These attacks on women’s rights were made easier by the character and content of the Roe v. Wade decision. It wasn’t based on the 14th Amendment, adopted after the Civil War overturned slavery, that says no state can “deny to any person within its jurisdiction the equal protection of the laws.”
In 1971 the Supreme Court affirmed that women were included in the amendment’s “equal protection.” That ruling was a product of victories won in the streets in the 1950s and ’60s by millions of fighters for Black rights, which spurred a new wave of activity in the fight for women’s emancipation.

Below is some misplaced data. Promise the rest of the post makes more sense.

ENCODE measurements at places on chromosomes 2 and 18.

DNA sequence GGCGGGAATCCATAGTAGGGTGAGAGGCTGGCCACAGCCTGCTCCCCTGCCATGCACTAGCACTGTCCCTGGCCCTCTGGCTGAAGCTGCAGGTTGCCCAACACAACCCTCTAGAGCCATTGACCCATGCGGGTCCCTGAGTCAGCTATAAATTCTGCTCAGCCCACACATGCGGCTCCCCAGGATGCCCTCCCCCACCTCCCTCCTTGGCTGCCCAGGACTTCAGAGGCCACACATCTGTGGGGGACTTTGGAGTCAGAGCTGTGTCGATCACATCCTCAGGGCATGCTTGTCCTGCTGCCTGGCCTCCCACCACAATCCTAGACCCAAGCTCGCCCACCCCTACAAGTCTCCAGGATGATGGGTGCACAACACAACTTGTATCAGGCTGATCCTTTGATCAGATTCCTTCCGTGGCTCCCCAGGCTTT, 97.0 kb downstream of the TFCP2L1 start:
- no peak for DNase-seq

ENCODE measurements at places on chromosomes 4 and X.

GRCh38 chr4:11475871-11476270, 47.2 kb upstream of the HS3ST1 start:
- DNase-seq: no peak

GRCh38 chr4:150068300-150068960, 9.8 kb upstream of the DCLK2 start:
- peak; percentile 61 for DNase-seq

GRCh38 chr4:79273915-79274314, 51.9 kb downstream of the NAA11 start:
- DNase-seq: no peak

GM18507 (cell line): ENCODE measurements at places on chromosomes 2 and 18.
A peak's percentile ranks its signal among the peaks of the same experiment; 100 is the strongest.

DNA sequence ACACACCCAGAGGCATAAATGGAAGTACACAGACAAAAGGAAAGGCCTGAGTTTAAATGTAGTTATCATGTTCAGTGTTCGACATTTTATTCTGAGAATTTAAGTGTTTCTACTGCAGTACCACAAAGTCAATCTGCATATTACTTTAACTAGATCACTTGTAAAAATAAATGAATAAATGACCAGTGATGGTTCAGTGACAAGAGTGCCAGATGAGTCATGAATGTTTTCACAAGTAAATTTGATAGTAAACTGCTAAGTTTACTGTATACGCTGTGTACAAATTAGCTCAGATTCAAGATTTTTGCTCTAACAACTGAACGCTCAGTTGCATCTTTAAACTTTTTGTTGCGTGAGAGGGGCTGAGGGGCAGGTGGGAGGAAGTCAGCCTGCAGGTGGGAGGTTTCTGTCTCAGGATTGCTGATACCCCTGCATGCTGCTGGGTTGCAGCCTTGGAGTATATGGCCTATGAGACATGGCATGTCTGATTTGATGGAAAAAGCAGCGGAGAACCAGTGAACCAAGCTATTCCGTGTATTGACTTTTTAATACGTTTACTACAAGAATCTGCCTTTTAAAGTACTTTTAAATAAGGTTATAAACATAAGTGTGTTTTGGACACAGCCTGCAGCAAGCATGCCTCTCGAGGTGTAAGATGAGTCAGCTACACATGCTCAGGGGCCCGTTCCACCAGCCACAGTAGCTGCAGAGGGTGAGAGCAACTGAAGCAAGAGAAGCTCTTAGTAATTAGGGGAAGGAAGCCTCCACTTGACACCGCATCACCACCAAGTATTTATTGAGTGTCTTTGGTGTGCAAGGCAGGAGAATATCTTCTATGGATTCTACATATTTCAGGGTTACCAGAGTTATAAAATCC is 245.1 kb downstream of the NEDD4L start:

But the Roe v. Wade ruling did not take that 14th Amendment as its starting point. Instead, it issued what one former U.S. solicitor general called “a set of hospital rules and regulations” on abortion, tied to fetal viability. And it assigned the decision not to the woman herself, but to her doctor. By forcing that ruling through before the raging debate that was taking place on this question was decisively settled, the justices ensured it would be followed by a relentless assault on women’s right to choose abortion.
New York Times columnist Ross Douthat hit the nail on the head in a discussion with other op-ed writers the paper printed Dec. 2. He said “successful” rulings by the Supreme Court “seem — as with same-sex marriage, so far — to follow dramatic and unlikely-to-reverse shifts in public opinion rather than trying to end arguments that are extremely live and ongoing.”